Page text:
City-slicker yarn mostly a yawn; ‘Danse’ on firm foot­ing

The Commercial Appeal - Go Memphis - - Movies - By John Bei­fuss

‘Did You Hear About the Mor­gans?’

Adorable if adul­ter­ous and ag­nos­tic salad-fan­cy­ing nitwit city slick­ers save their mar­riage with the help of a God-fear­ing, meat-eat­ing “Sarah Palin” and her wise sher­iff hus­band in “Did You Hear About the Mor­gans?,” a for­mula ro­man­tic com­edy that could be de­scribed as “Green Acres” in Red State drag, plus guns.

Hugh Grant — not so much an ac­tor as a cat­a­log of stam­mers, blinks, puppy-dog pouts and other Tourette-like tics — and Sarah Jes­sica Parker com­prise the ti­tle verg­ing-on-di­vorce cou­ple, who are whisked off to fed­eral pro­tec­tive cus­tody in Wy­oming af­ter a mur­dered arms dealer falls from a Man­hat­tan bal­cony to their feet. Out West, the Mor­gans are the guests of a tac­i­turn sher­iff (Sam El­liott) and his An­nie Oak­ley wife (Mary Steen­bur­gen). “Oh my God, it’s Sarah Palin,” moans Sarah, when Steen­bur­gen cocks her ri­fle. “I love what you’ve done with the heads,” Sarah com­ments, en­ter­ing a

‘La Danse: The Paris Opera Bal­let’

Brigitte Le­fevre, artis­tic di­rec­tor of the Paris Opera Bal­let, is un­con­cerned that audiences may not be able to fol­low the sto­ry­lines of some of her com­pany’s dance pro­duc­tions. What mat­ters, she says in “La Danse,” is this: “The fi­nal re­sult has to be a gift to the pub­lic that they can .”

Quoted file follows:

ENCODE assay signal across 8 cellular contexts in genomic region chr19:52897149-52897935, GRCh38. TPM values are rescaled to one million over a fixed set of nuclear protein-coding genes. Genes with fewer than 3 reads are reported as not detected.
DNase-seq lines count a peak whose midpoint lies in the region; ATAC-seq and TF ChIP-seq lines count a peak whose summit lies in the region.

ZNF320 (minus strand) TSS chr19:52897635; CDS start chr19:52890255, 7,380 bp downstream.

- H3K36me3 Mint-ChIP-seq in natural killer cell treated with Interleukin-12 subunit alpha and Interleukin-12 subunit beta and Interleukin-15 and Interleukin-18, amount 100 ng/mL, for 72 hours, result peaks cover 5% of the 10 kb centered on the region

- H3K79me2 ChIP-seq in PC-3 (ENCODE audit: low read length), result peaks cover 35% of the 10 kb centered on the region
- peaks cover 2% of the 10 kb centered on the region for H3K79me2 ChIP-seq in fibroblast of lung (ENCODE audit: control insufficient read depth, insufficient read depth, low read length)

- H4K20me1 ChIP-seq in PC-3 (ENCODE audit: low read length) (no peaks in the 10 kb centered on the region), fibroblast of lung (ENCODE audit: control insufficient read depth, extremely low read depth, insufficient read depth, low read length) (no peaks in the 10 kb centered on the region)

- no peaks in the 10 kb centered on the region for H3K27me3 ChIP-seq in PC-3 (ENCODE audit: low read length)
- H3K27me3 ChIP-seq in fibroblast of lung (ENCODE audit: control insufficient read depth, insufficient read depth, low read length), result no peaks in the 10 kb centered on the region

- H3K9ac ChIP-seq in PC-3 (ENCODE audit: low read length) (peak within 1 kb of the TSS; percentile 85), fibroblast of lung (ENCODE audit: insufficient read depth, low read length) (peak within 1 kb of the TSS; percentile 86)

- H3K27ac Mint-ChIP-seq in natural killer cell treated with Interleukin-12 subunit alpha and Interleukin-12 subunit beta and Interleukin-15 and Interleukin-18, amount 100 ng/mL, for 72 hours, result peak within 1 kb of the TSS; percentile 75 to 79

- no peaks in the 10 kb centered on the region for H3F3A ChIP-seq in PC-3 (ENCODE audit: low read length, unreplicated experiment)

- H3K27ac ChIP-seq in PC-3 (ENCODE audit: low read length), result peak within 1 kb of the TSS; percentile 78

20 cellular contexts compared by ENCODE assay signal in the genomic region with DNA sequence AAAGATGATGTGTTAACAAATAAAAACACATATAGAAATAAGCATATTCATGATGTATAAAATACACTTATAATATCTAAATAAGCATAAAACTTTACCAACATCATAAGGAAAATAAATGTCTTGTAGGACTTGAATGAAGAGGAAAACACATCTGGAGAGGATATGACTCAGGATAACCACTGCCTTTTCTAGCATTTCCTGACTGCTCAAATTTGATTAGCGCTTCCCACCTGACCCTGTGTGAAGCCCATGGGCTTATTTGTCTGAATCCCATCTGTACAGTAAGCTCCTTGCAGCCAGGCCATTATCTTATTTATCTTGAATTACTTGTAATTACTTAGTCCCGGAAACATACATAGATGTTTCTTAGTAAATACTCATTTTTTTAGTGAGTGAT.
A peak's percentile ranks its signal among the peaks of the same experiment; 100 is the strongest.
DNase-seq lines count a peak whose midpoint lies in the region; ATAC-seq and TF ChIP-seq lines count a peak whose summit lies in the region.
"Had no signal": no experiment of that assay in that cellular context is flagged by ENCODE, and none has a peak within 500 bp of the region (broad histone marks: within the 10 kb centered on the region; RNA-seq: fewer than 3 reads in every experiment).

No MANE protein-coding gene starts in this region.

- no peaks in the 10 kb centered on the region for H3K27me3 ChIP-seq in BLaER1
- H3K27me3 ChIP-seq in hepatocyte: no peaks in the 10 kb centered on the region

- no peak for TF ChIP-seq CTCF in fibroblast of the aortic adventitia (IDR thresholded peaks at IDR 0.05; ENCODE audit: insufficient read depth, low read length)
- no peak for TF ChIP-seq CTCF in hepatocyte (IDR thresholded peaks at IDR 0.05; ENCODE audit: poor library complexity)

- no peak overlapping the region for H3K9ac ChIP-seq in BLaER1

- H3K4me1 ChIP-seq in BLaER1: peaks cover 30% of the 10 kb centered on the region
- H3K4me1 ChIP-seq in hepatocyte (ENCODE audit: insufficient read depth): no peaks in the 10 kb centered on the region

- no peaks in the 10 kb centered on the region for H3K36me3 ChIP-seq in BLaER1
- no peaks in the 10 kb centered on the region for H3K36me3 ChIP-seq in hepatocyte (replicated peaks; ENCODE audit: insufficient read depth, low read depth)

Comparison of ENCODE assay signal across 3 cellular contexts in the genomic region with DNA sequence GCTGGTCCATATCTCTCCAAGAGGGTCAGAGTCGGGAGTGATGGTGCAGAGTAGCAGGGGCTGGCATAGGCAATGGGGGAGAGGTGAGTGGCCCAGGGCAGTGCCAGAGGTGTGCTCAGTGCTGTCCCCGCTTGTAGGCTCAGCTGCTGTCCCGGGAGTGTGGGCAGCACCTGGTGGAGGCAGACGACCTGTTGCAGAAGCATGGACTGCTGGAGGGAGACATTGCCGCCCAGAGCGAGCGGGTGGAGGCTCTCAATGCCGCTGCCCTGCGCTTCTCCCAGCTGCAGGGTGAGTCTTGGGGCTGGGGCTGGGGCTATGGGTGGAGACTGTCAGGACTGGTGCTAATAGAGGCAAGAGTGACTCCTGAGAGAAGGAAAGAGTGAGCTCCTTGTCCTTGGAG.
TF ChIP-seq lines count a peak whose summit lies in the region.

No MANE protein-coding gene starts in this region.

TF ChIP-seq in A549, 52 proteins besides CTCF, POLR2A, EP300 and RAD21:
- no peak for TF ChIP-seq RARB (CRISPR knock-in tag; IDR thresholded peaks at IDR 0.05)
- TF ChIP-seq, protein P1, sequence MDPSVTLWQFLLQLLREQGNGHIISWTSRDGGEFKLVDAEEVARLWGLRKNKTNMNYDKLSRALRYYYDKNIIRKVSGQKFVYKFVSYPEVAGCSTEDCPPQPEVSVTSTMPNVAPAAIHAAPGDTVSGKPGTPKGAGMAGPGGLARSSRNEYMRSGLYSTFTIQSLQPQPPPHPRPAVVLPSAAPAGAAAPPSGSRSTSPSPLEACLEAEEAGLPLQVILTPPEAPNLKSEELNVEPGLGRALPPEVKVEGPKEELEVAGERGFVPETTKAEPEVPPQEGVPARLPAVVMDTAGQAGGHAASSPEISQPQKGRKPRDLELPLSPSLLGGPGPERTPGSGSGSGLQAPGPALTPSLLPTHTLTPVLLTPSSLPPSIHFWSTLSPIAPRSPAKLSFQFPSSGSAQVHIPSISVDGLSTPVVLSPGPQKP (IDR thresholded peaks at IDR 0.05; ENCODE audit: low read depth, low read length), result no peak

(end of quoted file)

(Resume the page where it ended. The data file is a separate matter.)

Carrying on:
Her com­ment also could ap­ply to the work of 79-year-old doc­u­men­tary

bei­fusss@com­mer­cialap­ liv­ing room dec­o­rated with mounted pronghorn an­te­lope tro­phies.

Writ­ten and di­rected by rom­com au­teur Marc Lawrence (who pre­vi­ously teamed Grant with Drew Bar­ry­more in “Mu­sic and Lyrics” and San­dra Bul­lock in “Two Weeks No­tice”), “Did You Hear About the Mor­gans?” wrings a few laughs from its city-folk-sure -are - com­i­calaround-cows-and­griz­zly-bears-and-rodeo -bulls sit­u­a­tions. The only sur­prise is the ap­pear­ance of Wil­ford Brim­ley, in his first movie role in six years; hon­estly, I thought he’d al­ready headed off to that last roundup. mas­ter Fred­er­ick­Wise­man, whose fly-on-the-wall meth­ods have served him well for more than 40 years, on films with such tell-it-like-it-is ti­tles as “High School,” “Hospi­tal” and “Store.”

Like its pre­de­ces­sors, Wise­man’s 159-minute “La Danse” im­merses audiences in its sin­gu­lar world without both­er­ing to iden­tify the peo­ple on­screen or to pro­vide the type of help­ful in­for­ma­tion pre­sented via nar­ra­tion or on­screen text in most doc­u­men­taries. Without th­ese dis­trac­tions of data, the film be­comes a pure, al­most med­i­ta­tive ex­pe­ri­ence, as the cam­eras lead us into busi­ness meet­ings, dance prac­tices, the dank Lon Chaneyesque cel­lars be­neath the opera house, and even the laun­dry room where the bal­let slip­pers are washed, dis­in­fected and hung on pegs to dry. The viewer learns lit­tle about most of the dancers, not even their names, and so is freer to marvel at their poise, their ded­i­ca­tion and their phys­i­cal­ity: One rarely sees this type of de­fined mus­cu­la­ture out­side the pages of a Marvel or DC comic book.

“La Danse” is play­ing ex­clu­sively at Malco’s Stu­dio on the Square.

Dancers re­hearse for ‘‘The Nutcracker’’ in a scene from doc­u­men­tary mas­ter Fred­er­ick Wise­man’s “La Danse: The Paris Opera Bal­let.”

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